University of Limerick
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Blunted cardiovascular reactivity to psychological stress and prospective health: a systematic review

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journal contribution
posted on 2024-02-22, 14:28 authored by Adam O'RiordanAdam O'Riordan, Siobhán HowardSiobhán Howard, Stephen GallagherStephen Gallagher

Novel research demonstrates that lower or ‘blunted’ cardiovascular reactions to stress are associated with a range of adverse outcomes. The aim of the current review was (1) to examine the prospective outcomes predicted by blunted cardiovascular reactivity and (2) to identify a range of blunted cardiovascular reaction levels that predict these outcomes. Electronic databases were systematically searched (Medline, PsycArticles, PsycInfo, CINAHL, PubMed, Web of Science). Studies were included if they examined the prospective influence of blunted cardiovascular reactivity to psychological stress (SBP, DBP or HR) on a negative health, behavioural or psychological outcome. A total of 23 studies were included in the review. Blunted reactivity predicted (1) adverse cardiovascular health, primarily in cardiac samples (e.g., myocardial infarction, carotid atherosclerosis) and (2) outcomes associated with motivational and behavioural dysregulation in healthy samples (e.g., obesity, smoking addiction, depression). The cardiovascular reactivity threshold levels that were predictive of adverse health outcomes ranged between −3.00–12.59 bpm (14.41% to 136.59% lower than the sample mean) and −2.4–5.00 mmhg (65.99% to 133.80% lower than sample mean), for HR and DBP respectively. We posit that blunted reactions lower than, or equal to, the ranges reported here may be utilised by clinicians and researchers to identify individuals who are at increased risk of adverse cardiovascular health outcomes, as well as outcomes associated with motivational and behavioural dysregulation.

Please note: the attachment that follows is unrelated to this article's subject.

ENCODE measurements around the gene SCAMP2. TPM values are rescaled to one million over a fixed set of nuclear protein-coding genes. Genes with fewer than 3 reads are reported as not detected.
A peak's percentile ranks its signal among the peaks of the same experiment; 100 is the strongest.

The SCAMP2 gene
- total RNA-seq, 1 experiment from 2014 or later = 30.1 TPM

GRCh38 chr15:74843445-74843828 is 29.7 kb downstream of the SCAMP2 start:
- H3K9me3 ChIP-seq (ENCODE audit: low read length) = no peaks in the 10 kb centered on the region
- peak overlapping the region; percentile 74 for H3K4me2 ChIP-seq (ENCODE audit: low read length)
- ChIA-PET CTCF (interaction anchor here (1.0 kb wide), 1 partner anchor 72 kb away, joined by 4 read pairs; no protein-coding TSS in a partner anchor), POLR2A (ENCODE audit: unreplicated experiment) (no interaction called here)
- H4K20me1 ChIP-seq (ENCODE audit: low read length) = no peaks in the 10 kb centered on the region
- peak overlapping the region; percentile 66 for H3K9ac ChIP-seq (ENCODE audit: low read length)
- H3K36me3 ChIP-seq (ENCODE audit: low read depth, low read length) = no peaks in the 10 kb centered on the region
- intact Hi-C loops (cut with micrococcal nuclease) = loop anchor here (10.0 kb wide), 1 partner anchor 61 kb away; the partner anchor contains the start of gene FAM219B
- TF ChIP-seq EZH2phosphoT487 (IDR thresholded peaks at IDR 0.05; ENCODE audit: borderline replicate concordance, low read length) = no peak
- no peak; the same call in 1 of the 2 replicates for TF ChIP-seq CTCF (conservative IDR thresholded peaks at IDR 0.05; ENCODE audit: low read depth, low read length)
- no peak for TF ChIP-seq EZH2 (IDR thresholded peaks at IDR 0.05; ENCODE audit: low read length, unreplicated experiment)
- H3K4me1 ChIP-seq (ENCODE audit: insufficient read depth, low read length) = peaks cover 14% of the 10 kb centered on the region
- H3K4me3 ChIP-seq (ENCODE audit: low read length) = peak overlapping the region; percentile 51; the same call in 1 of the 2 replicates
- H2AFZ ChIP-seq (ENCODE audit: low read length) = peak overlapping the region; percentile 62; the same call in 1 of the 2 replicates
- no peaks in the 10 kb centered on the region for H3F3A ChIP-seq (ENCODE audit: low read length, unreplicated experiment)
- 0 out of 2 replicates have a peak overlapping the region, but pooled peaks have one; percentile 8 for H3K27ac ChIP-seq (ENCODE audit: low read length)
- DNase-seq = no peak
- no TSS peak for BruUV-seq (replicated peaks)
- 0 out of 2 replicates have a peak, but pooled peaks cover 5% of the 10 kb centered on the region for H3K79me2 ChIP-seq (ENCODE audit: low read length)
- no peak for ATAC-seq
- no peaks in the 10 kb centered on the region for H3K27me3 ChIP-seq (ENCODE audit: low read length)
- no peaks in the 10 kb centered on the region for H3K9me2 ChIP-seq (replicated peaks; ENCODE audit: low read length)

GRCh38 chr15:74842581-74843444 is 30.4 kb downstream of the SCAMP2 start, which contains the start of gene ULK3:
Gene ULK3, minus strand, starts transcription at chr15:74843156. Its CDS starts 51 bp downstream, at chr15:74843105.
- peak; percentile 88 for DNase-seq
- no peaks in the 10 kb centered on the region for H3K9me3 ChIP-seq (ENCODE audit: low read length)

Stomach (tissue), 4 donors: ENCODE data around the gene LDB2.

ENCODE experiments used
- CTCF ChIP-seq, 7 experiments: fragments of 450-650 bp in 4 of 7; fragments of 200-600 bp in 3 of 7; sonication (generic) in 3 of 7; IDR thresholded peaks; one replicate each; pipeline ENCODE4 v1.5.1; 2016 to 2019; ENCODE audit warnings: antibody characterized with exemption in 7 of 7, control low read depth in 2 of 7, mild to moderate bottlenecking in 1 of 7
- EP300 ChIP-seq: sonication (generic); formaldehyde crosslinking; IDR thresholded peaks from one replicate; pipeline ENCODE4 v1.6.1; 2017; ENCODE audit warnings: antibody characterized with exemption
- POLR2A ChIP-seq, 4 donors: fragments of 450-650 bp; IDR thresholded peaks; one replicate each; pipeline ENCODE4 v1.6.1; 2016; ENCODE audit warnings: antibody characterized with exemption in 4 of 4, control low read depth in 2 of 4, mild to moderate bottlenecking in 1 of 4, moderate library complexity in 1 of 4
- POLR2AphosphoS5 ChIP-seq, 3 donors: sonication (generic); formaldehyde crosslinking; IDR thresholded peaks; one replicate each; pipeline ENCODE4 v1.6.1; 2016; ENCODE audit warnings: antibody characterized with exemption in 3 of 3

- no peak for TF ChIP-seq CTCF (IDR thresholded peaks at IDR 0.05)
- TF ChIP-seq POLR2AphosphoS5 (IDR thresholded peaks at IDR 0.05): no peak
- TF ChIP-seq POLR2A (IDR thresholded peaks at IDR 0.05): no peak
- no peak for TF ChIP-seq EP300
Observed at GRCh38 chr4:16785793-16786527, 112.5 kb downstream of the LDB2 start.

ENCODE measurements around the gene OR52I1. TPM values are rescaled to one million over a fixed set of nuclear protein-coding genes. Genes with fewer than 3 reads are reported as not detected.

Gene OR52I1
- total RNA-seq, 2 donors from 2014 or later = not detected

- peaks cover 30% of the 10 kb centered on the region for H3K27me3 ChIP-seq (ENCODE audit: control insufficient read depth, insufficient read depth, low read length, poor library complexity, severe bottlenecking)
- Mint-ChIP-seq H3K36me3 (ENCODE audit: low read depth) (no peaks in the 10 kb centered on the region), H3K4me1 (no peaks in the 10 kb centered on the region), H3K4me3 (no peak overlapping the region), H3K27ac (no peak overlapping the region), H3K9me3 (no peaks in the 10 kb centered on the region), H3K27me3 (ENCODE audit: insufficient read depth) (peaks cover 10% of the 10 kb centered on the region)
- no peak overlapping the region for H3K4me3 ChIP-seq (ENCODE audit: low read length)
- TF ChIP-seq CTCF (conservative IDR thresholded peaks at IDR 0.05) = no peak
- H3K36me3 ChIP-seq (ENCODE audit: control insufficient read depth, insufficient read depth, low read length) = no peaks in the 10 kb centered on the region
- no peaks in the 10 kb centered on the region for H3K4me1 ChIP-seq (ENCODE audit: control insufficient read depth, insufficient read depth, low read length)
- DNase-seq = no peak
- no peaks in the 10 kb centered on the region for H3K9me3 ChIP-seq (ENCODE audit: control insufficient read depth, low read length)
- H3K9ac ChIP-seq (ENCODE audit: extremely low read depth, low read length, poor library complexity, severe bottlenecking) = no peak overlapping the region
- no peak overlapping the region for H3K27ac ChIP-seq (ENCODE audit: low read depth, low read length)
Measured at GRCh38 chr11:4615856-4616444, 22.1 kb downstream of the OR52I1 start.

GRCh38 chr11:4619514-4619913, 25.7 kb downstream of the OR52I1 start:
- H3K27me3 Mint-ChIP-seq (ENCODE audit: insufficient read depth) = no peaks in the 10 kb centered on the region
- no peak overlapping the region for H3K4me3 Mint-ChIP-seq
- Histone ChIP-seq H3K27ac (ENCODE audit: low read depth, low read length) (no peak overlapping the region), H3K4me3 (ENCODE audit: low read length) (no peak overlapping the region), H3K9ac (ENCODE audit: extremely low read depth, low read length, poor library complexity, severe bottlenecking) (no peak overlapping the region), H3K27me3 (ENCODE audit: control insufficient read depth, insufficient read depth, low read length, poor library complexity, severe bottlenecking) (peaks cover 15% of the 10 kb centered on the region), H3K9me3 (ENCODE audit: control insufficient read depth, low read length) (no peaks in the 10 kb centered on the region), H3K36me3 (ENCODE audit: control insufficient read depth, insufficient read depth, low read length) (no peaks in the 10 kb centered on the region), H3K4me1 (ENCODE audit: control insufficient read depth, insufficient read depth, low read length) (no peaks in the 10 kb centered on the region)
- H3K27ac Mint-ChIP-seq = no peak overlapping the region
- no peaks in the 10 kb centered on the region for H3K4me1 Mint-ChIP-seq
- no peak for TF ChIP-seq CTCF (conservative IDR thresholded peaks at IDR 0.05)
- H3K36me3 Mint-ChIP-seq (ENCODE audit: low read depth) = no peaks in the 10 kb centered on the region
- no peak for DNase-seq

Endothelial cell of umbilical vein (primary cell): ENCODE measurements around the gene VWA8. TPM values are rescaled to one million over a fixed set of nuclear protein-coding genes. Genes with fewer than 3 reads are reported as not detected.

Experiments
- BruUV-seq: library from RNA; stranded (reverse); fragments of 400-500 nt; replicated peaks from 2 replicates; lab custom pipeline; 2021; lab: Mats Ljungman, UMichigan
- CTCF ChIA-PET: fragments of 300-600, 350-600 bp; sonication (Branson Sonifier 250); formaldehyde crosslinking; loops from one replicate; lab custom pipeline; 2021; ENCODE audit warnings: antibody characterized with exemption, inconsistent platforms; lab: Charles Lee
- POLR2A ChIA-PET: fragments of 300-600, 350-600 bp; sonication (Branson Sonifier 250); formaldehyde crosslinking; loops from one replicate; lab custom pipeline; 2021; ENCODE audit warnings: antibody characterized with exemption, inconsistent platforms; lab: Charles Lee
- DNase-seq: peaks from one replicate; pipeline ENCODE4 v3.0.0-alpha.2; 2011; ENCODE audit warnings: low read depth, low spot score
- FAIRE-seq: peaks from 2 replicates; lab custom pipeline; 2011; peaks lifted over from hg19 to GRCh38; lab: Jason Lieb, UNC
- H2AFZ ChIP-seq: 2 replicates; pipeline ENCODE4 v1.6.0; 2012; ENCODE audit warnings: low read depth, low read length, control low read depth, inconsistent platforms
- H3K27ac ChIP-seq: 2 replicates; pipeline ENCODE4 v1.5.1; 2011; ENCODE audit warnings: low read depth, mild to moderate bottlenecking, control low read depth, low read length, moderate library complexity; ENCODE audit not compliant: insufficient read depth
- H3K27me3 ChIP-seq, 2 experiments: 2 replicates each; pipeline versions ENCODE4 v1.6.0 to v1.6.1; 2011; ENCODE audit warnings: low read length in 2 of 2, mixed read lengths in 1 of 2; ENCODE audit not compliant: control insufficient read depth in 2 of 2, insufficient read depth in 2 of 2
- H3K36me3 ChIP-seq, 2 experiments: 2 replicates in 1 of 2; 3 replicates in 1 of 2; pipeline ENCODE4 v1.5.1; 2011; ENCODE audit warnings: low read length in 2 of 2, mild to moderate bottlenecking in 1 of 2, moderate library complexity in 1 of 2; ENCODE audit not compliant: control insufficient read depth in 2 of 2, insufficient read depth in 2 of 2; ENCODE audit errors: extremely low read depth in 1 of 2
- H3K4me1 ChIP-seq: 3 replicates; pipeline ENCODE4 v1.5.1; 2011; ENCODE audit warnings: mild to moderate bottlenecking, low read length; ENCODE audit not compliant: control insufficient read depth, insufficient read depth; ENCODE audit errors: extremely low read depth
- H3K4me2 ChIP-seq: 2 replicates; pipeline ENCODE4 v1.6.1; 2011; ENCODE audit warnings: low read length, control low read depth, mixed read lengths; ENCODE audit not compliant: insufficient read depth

Health Psychology Review, 2023, 17 (1), pp. 121-147


Taylor and Francis

Other Funding information

This work was supported by the Irish Research Council [grant number GOIPG/2019/1354] and the John & Pauline Ryan Endowed Research Scholarship Programme.

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  • Health Research Institute (HRI)

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  • (3) Good Health and Well-being

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  • Psychology

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